Josien van den Noort, Vanessa Scholtes, Jules Becher, Jaap Harlaar
VU University Medical Center, Department of Rehabilitation Medicine, MOVE Research Institute, Amsterdam, The Netherlands
Cerebral palsy (CP) is the most common cause of physical disability in childhood, affecting 1.5-3.0 per 1000 living births in Europe. Spasticity is a clinical phenomenon that is frequently present in CP. It is characterized by a velocity-dependent increase in stretch reflexes. This hyper excitability of stretch reflexes in muscles limits children in their mobility and gait.
Several physical examination tests have been developed to assess spasticity. These tests are used to assist clinical decision-making and the evaluation treatment, such as botulinum toxin type A injections, selective dorsal rhizotomy and orthopaedic surgery. However, performance and interpretation of these tests are often subjective and inaccurate, and standardisation is often lacking. Furthermore, the definition of spasticity, in relation to its aetiology and its clinical expression at joint level, has been subject to debate for a long time.
Instrumentation of a spasticity test could be very helpful for standardization of test performance, objective results and insight in the underlying mechanisms of spasticity. We therefore applied IMMS (sensors of the inertial and magnetic measurement system of Xsens, Xbus Kit) and EMG (electromyography) to measure joint angle, joint angular velocity and acceleration, and muscle activity during performance of the SPAT (Spasticity Test, based on the Tardieu Scale) in 20 children with CP.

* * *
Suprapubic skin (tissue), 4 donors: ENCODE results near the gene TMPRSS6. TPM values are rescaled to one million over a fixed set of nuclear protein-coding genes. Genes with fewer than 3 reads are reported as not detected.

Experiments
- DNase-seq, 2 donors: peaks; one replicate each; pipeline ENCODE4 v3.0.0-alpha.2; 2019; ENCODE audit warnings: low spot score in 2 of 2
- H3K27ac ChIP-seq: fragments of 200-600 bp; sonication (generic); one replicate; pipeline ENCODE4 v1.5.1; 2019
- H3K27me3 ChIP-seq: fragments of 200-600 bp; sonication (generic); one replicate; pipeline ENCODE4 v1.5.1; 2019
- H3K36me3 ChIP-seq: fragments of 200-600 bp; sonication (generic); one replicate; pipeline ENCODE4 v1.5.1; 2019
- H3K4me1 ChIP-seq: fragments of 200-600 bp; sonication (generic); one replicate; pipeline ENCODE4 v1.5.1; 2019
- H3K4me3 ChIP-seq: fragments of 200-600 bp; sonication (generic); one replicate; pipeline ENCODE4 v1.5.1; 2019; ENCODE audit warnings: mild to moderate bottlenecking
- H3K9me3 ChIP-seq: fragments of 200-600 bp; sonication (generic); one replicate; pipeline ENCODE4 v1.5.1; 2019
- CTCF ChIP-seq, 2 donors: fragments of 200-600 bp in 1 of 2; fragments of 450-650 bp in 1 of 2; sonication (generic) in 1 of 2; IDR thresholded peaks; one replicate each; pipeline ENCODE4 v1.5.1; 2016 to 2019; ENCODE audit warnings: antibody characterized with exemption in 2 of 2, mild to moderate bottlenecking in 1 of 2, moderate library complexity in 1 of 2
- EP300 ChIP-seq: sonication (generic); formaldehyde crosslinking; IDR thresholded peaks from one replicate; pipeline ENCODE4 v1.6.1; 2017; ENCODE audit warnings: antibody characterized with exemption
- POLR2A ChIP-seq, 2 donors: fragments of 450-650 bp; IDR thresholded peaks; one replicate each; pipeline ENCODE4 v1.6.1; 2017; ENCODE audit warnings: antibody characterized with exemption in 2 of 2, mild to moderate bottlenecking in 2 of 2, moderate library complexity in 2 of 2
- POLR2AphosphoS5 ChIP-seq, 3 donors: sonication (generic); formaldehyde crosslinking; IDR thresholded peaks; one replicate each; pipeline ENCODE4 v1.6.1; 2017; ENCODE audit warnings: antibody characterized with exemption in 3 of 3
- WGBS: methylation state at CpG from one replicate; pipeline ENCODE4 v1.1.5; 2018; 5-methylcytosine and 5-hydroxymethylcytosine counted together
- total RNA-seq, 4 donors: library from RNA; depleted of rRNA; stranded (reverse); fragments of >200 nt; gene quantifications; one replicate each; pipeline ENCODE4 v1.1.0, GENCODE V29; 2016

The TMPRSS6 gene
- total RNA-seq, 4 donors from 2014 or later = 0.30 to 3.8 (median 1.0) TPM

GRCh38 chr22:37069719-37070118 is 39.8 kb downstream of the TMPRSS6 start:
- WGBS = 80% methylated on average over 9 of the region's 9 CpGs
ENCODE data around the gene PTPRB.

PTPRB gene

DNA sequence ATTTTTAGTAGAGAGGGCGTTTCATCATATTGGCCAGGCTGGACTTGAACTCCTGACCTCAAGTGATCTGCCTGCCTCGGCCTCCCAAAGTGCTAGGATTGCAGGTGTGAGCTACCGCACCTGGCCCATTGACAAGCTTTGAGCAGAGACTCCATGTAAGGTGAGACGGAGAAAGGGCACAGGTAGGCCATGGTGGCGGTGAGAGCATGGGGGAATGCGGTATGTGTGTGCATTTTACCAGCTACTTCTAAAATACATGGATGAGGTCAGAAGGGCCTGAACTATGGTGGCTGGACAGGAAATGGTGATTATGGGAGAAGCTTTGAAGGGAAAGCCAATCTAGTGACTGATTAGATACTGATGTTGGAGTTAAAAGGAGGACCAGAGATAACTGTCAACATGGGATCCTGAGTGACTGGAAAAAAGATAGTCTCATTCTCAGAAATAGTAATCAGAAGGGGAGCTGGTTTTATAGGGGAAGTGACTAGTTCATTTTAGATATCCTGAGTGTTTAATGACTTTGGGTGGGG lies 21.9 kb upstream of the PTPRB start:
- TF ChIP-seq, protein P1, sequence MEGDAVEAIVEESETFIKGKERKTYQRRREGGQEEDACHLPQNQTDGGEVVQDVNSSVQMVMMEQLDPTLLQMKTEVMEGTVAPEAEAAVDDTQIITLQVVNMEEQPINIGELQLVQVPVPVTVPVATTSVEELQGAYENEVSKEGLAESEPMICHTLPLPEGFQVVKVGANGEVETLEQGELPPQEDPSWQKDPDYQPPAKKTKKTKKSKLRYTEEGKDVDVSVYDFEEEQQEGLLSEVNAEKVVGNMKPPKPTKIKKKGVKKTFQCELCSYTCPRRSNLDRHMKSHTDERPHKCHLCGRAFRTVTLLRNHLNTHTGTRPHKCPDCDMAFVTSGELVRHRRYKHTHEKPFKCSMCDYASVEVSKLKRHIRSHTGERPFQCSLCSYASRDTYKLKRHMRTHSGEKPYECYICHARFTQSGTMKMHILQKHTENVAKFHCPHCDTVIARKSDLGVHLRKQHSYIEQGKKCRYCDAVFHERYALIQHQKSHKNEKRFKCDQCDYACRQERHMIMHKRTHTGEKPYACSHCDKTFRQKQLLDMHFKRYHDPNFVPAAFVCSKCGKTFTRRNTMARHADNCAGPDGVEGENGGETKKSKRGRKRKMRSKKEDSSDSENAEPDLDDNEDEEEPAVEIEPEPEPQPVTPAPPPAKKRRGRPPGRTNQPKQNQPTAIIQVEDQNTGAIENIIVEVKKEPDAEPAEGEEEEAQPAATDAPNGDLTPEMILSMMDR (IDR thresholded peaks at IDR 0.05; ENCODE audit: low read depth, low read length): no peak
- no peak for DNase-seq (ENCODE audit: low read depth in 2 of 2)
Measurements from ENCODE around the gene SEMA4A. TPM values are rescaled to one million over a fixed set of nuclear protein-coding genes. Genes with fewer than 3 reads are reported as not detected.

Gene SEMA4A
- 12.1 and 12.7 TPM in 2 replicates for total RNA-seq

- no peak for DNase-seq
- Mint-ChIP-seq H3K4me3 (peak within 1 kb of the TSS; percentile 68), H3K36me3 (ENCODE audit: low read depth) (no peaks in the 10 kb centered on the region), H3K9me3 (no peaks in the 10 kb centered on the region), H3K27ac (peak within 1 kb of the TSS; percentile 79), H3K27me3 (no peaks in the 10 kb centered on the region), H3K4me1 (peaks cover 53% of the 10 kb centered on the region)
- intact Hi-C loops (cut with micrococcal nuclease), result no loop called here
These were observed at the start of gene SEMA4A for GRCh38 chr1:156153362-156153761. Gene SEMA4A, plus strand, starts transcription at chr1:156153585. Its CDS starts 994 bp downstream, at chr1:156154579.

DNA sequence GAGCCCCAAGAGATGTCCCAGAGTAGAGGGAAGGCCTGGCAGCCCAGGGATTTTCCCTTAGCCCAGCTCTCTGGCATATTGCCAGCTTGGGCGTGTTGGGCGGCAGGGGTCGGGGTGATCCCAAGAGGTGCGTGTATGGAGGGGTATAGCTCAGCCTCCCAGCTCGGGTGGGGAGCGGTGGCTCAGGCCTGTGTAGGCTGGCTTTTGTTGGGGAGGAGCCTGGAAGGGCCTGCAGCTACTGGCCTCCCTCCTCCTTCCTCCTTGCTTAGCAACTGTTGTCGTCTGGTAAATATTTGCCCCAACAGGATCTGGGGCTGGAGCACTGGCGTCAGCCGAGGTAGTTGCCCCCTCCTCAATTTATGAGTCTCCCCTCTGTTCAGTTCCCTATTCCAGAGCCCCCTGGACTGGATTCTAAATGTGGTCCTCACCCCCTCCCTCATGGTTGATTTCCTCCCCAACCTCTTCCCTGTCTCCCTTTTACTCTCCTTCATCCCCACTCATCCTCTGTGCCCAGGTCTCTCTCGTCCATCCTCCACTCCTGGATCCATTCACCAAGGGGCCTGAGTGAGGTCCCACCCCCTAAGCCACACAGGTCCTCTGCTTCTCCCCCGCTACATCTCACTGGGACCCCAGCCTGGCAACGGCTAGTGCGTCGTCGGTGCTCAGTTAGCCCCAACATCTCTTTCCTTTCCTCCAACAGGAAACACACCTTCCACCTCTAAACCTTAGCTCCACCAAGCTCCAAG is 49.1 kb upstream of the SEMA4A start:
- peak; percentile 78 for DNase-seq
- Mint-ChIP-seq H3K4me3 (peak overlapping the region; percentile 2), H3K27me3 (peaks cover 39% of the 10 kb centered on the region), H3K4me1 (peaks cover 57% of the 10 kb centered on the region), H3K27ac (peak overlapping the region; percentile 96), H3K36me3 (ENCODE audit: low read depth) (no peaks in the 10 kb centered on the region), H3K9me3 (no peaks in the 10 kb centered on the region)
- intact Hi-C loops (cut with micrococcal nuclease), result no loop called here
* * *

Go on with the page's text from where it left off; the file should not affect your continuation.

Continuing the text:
The SPAT included a slow and a fast passive stretch of three different lower leg muscles: the medial hamstrings (knee extension movement), the soleus and the gastrocnemius (ankle dorsal flexion movement). The slow stretch was performed to measure the total range of motion of the joint (ROM). The fast stretch was performed to measure spasticity. Spasticity is indicated by a catch, which is an abrupt stop or increased resistance in the motion caused by a sudden increase in muscle activity, before the end ROM is reached.
Two IMMS sensors were placed on the proximal and distal body segment suing neoprene straps. EMG sensors were placed on the muscles. The joint angles that were measured with the IMMS sensors were compared to goniometric measurements. A goniometer is usually applied in clinical practice to measure the angle of the catch after the performance of the stretch movement. Furthermore, we compared the muscle activity from the slow movements with the muscle activity from the fast movements with and without catch.
Application of IMMS improves the objectivity, accuracy and standardization of joint angle measurement during spasticity tests. The catch can easily be defined in the joint angle signal. In contrast, a goniometer can only be used in a static situation after the muscle stretch, causing inaccurate measurement of the catch.
The EMG measurements showed that muscle activity is highly increased in fast passive stretches were a catch is encountered. This indicates that muscle activity is primarily responsible for the catch.
In clinical practice, the combination of IMMS with EMG adds to the reliability and meaningfulness of clinical spasticity tests, and provides insight into the expression of spasticity at joint level.